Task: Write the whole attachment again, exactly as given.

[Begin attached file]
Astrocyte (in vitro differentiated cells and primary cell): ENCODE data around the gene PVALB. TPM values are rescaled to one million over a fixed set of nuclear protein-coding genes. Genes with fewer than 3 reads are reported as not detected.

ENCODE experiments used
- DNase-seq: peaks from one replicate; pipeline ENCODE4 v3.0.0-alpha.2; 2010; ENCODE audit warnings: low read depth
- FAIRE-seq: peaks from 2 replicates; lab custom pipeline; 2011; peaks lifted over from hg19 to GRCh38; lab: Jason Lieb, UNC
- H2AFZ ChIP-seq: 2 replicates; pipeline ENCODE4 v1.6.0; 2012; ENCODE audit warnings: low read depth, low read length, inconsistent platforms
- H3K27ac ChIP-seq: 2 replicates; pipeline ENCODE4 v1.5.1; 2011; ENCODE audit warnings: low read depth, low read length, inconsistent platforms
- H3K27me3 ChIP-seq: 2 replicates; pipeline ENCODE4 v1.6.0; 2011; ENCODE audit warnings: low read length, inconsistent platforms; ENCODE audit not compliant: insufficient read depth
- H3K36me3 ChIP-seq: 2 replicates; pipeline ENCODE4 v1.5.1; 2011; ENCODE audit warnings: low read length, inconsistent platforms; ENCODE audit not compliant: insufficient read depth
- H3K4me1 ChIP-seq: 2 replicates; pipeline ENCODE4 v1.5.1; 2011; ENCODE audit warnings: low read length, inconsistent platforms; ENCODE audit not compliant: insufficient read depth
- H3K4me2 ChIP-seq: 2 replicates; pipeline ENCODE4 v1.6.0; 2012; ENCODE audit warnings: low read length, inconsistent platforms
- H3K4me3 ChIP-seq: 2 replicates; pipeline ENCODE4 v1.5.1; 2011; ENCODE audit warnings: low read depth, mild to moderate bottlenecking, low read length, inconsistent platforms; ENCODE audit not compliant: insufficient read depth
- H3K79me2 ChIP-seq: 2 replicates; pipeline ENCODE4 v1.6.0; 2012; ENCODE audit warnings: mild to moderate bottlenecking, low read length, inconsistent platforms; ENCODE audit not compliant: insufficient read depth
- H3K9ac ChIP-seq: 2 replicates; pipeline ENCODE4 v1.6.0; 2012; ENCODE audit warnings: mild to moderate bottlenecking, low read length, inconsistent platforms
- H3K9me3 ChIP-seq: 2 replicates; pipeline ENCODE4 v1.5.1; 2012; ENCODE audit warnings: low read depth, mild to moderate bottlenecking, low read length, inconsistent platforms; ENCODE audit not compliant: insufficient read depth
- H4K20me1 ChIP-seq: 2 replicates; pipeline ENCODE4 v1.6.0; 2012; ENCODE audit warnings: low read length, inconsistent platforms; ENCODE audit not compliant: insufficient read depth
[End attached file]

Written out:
Astrocyte (in vitro differentiated cells and primary cell): ENCODE data around the gene PVALB. TPM values are rescaled to one million over a fixed set of nuclear protein-coding genes. Genes with fewer than 3 reads are reported as not detected.

ENCODE experiments used
- DNase-seq: peaks from one replicate; pipeline ENCODE4 v3.0.0-alpha.2; 2010; ENCODE audit warnings: low read depth
- FAIRE-seq: peaks from 2 replicates; lab custom pipeline; 2011; peaks lifted over from hg19 to GRCh38; lab: Jason Lieb, UNC
- H2AFZ ChIP-seq: 2 replicates; pipeline ENCODE4 v1.6.0; 2012; ENCODE audit warnings: low read depth, low read length, inconsistent platforms
- H3K27ac ChIP-seq: 2 replicates; pipeline ENCODE4 v1.5.1; 2011; ENCODE audit warnings: low read depth, low read length, inconsistent platforms
- H3K27me3 ChIP-seq: 2 replicates; pipeline ENCODE4 v1.6.0; 2011; ENCODE audit warnings: low read length, inconsistent platforms; ENCODE audit not compliant: insufficient read depth
- H3K36me3 ChIP-seq: 2 replicates; pipeline ENCODE4 v1.5.1; 2011; ENCODE audit warnings: low read length, inconsistent platforms; ENCODE audit not compliant: insufficient read depth
- H3K4me1 ChIP-seq: 2 replicates; pipeline ENCODE4 v1.5.1; 2011; ENCODE audit warnings: low read length, inconsistent platforms; ENCODE audit not compliant: insufficient read depth
- H3K4me2 ChIP-seq: 2 replicates; pipeline ENCODE4 v1.6.0; 2012; ENCODE audit warnings: low read length, inconsistent platforms
- H3K4me3 ChIP-seq: 2 replicates; pipeline ENCODE4 v1.5.1; 2011; ENCODE audit warnings: low read depth, mild to moderate bottlenecking, low read length, inconsistent platforms; ENCODE audit not compliant: insufficient read depth
- H3K79me2 ChIP-seq: 2 replicates; pipeline ENCODE4 v1.6.0; 2012; ENCODE audit warnings: mild to moderate bottlenecking, low read length, inconsistent platforms; ENCODE audit not compliant: insufficient read depth
- H3K9ac ChIP-seq: 2 replicates; pipeline ENCODE4 v1.6.0; 2012; ENCODE audit warnings: mild to moderate bottlenecking, low read length, inconsistent platforms
- H3K9me3 ChIP-seq: 2 replicates; pipeline ENCODE4 v1.5.1; 2012; ENCODE audit warnings: low read depth, mild to moderate bottlenecking, low read length, inconsistent platforms; ENCODE audit not compliant: insufficient read depth
- H4K20me1 ChIP-seq: 2 replicates; pipeline ENCODE4 v1.6.0; 2012; ENCODE audit warnings: low read length, inconsistent platforms; ENCODE audit not compliant: insufficient read depth